Before there is any call to follow, before there is any leaving of the boats, or the father or family, before there is any promise of fishing for people, — there is God repositioning assets for a particular time, at a particular moment, and in a particular location.

Just let that sink in for a moment.

So don’t rush to the “call to follow” part of this story. Consider for a bit what was positioned that made it possible for those disciples to respond to Jesus.

Don’t beat yourself up because you are not like Peter, Andrew, James or John, ready (it appears) to drop everything at the drop of a hat, because likelihood is they weren’t quite like that either.

Those fishermen had a long history of living in the land of “Zebulun and Naphtali” a land acquainted with darkness, and with watching darkness gather once again.

It’s not such a hard thing you see, to drop your nets if there aren’t any fish to be caught!

Jesus comes along and yes, this looks like a risky proposition, following him, but sure beats doing what clearly isn’t working anymore, or doing what the political powers that be demand of you with no rewards.

Peter, Andrew, James and John were being prepared for this particular moment when Jesus positioned himself at the right time, and the right place, for them to be open to finding a new way of life and a new source of hope.

Maybe your time is just now coming.

Maybe the forces at play in this world have all been leading up to this moment where at the invitation to follow Jesus with your own conviction, you are now ready.

Similarly, if you have been following Jesus, don’t puff up and get all cocky because you’ve decided to follow Jesus, as if that were some accomplishment on your part.

“Isn’t Jesus lucky to have us….”

No, before jumping to the call, consider the positioning.  Where had God positioned himself in your life to make that following possible?

More importantly, where is God repositioning himself?

As White middle class Christians we got pretty used to sailing the same waters since the 1950’s.    We built fine, historic buildings, crafted programs to meet the needs of a growing suburb with families just like us moving in.  We acquired properties as we built our ships, literally called our “Naves”, to hold what we believed would be our ever expanding group of passengers just like us.

But the climate changed.

We might even go so far as to say that a bunch of people have even “jumped ship,” no longer willing to ride along as we ply the same waters, doing the same things that worked when the societal climate was so very different.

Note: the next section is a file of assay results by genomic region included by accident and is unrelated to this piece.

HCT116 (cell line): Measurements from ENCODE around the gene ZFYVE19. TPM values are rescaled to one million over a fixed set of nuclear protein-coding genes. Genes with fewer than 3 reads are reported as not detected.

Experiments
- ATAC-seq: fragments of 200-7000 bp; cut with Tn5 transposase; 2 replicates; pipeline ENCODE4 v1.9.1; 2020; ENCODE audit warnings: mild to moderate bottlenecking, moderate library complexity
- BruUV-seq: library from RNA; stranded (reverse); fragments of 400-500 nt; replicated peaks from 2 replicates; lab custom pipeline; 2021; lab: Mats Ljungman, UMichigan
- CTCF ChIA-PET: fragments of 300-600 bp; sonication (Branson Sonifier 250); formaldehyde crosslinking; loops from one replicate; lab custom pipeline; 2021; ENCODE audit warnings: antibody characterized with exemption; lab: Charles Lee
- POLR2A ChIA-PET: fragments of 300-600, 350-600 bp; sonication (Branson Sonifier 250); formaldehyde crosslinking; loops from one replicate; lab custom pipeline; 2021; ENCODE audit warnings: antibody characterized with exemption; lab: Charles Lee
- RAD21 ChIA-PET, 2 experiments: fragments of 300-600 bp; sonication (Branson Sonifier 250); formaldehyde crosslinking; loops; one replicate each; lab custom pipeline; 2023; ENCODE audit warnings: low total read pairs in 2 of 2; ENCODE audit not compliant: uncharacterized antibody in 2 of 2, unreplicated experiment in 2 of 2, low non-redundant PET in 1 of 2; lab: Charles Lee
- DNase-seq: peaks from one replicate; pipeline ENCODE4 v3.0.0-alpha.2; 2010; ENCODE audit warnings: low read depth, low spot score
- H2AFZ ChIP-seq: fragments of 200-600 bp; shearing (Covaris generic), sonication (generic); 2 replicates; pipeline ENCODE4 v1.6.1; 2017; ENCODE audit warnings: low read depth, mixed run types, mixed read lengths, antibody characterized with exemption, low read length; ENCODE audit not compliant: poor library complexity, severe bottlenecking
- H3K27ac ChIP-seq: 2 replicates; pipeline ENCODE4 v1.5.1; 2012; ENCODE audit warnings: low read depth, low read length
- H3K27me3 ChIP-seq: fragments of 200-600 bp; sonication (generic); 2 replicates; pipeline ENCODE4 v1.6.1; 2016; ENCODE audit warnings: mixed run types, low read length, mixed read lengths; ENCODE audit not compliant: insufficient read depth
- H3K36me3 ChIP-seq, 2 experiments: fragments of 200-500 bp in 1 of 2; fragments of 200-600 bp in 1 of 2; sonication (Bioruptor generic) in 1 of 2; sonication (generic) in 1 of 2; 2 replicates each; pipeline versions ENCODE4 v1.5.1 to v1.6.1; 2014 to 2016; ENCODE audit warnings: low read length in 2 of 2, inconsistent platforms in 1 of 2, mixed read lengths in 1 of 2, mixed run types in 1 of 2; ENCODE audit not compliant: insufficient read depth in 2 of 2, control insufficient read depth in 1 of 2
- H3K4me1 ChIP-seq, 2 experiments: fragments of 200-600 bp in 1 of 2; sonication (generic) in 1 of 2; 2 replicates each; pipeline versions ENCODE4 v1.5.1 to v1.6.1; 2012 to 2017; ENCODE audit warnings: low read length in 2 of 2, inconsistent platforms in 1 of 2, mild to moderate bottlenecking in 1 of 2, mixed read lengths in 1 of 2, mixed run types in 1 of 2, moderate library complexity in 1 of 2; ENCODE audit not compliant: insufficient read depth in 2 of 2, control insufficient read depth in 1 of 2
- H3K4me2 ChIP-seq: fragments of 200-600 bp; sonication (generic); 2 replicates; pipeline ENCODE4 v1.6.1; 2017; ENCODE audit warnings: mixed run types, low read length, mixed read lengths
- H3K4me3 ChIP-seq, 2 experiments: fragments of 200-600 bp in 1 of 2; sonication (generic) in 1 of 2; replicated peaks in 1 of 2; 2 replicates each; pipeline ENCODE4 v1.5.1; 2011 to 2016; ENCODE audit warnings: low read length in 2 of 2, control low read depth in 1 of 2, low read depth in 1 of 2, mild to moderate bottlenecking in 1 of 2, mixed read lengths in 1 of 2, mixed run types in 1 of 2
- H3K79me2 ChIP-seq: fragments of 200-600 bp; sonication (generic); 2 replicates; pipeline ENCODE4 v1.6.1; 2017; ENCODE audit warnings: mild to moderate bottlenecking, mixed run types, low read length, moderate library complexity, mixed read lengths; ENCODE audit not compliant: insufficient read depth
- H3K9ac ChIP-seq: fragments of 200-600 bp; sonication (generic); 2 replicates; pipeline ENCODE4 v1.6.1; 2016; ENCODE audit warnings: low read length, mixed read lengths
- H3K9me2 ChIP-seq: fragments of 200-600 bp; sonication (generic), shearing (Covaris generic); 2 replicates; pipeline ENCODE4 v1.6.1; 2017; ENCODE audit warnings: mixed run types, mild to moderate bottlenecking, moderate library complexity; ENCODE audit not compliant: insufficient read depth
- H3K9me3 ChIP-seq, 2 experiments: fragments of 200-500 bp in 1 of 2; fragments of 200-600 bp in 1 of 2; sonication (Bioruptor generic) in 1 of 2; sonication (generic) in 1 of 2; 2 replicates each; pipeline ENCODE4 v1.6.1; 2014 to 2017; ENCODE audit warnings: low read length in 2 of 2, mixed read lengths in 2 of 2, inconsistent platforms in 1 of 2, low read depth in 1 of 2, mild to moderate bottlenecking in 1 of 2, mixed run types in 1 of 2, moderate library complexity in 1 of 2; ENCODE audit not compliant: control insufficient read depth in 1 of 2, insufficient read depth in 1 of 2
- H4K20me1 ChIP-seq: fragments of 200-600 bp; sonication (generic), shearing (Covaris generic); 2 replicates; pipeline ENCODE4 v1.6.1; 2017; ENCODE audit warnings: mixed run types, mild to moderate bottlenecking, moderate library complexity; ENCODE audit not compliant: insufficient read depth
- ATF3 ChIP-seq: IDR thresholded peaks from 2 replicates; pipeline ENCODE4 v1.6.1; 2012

Is it time we “repositioned?”

We saw significant events this past week, a new President sworn in and an affirmation in the inaugural address of how he sees the country and what he understands his task to be.

We also saw a tidal wave of response to that vision cast, and that direction set.

People are repositioning themselves, are they not?

Some see light in all of this, some see darkness, or gathering clouds.

And without going too deeply into any of that or evaluating where you might be inclined to stand on anything, what is perfectly clear is that we are living in a time when things are being repositioned, and it is statement of faith to say that God is indeed in the midst of all of that.

So, this may be your time, when the call to follow Jesus is suddenly so absolutely clear and you are ready now, to drop the old and follow the new.

Or, this may be for you a time when it is becoming painfully clear that God is moving and you need to pay attention to where God is positioning God’s self, because the boat has indeed sailed and you need to be ready and open to the changes being made as it retools itself.

In either case, welcome to the world of re-positioning, and to the God who appears to be well accustomed to doing such things.

Perhaps I am reading more into this lesson from Isaiah than I should be, but as Isaiah’s words come around this time we are deep into a process of watching the newly elected president assemble his cabinet and the world is abuzz with the matter of transitions taking place.

Everywhere you look on national, state and local government the conversation is about who will be chosen and who is qualified, and what kind of people are being chosen for this position or that.